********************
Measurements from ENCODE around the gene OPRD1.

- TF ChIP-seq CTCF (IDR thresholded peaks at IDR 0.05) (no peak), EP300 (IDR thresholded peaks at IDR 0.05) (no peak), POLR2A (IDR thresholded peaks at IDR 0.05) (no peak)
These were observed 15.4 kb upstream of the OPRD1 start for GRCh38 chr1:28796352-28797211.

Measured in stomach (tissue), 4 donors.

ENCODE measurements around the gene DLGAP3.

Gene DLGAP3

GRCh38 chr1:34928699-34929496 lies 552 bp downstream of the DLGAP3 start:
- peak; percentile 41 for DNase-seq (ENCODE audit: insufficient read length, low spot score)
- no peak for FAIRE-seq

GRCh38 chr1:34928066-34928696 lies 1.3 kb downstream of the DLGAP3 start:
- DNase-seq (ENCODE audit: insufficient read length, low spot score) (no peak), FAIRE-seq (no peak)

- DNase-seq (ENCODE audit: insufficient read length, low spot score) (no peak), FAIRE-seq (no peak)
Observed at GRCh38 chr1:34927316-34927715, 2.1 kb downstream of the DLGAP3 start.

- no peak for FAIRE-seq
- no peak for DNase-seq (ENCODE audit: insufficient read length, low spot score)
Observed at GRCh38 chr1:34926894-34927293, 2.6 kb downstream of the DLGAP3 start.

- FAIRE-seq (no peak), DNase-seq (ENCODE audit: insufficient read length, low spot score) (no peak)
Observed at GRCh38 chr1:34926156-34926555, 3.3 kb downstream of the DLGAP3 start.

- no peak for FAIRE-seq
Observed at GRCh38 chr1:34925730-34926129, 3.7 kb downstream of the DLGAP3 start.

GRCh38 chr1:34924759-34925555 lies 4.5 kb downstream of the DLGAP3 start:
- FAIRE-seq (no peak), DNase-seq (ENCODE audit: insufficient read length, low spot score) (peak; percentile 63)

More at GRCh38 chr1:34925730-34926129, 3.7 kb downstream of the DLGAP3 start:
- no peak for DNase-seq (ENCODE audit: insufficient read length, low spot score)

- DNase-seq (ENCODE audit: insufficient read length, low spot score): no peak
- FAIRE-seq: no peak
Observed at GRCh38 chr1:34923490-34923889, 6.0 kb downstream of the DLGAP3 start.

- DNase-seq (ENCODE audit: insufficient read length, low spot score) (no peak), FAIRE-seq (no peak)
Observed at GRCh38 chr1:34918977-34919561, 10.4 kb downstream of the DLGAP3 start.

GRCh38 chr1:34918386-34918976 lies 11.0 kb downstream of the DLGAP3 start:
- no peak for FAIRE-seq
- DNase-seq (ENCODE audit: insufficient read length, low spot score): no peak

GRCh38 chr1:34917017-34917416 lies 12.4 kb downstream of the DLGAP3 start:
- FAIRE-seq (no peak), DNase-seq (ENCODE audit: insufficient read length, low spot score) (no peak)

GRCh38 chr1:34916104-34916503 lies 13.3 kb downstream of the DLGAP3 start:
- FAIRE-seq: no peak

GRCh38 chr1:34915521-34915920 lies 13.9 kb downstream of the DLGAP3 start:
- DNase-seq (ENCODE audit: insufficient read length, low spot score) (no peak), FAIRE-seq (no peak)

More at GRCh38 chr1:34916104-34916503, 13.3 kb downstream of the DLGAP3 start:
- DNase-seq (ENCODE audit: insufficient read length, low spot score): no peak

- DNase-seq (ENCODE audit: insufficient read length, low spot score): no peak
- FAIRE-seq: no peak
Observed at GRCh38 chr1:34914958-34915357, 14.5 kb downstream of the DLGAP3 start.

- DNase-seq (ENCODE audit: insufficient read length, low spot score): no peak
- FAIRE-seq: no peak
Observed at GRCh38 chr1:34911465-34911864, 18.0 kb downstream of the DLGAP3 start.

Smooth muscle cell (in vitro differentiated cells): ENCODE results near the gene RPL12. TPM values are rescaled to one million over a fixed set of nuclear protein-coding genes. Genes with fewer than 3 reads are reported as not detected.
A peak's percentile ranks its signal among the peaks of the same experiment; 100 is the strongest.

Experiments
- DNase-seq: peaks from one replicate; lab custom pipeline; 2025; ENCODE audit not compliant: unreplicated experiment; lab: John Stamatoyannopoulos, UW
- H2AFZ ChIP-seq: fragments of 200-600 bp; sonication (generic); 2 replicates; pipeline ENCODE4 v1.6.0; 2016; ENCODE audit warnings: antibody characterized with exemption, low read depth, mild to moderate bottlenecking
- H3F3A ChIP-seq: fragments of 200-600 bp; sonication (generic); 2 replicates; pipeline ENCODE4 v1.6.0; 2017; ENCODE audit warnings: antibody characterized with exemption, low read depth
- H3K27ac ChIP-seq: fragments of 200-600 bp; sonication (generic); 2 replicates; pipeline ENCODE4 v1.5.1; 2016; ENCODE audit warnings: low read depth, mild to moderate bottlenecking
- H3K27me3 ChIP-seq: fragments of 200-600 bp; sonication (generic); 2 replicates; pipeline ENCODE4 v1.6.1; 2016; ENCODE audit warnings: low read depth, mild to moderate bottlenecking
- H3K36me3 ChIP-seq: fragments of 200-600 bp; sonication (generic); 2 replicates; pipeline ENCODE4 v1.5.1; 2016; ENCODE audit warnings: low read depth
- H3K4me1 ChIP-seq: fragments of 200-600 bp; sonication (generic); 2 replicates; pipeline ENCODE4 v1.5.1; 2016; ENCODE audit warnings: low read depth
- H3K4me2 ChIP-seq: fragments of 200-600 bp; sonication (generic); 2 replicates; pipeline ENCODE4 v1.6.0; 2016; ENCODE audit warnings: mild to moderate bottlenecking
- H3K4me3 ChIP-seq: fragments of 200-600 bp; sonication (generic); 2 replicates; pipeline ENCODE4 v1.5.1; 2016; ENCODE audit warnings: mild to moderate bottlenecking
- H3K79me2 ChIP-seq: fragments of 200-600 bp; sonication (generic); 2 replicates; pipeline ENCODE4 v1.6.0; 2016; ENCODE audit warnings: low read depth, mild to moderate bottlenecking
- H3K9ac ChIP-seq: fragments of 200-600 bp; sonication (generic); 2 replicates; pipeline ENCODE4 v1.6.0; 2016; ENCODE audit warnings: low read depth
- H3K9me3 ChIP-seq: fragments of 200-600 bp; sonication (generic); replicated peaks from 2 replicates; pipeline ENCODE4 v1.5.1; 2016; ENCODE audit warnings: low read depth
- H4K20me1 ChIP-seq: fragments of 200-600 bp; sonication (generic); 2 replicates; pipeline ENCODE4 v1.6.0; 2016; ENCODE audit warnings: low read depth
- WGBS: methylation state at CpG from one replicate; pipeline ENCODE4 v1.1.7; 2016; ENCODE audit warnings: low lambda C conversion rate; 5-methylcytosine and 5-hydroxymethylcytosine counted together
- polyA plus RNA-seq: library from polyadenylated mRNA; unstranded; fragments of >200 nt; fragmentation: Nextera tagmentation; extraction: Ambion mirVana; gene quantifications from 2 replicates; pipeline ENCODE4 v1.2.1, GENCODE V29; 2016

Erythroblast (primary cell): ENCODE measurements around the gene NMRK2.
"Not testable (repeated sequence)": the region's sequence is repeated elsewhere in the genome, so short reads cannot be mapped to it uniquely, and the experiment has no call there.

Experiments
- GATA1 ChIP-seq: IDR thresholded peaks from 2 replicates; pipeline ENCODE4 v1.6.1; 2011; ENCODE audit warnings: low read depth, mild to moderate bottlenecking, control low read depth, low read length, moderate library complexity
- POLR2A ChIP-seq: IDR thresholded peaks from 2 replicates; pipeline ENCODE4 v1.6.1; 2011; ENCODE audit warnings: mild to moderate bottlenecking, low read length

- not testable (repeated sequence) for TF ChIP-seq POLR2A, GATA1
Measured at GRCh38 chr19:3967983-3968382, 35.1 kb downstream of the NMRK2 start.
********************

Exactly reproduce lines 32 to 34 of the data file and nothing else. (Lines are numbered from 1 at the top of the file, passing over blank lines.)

- DNase-seq (ENCODE audit: insufficient read length, low spot score): no peak

GRCh38 chr1:34917017-34917416 lies 12.4 kb downstream of the DLGAP3 start:
- FAIRE-seq (no peak), DNase-seq (ENCODE audit: insufficient read length, low spot score) (no peak)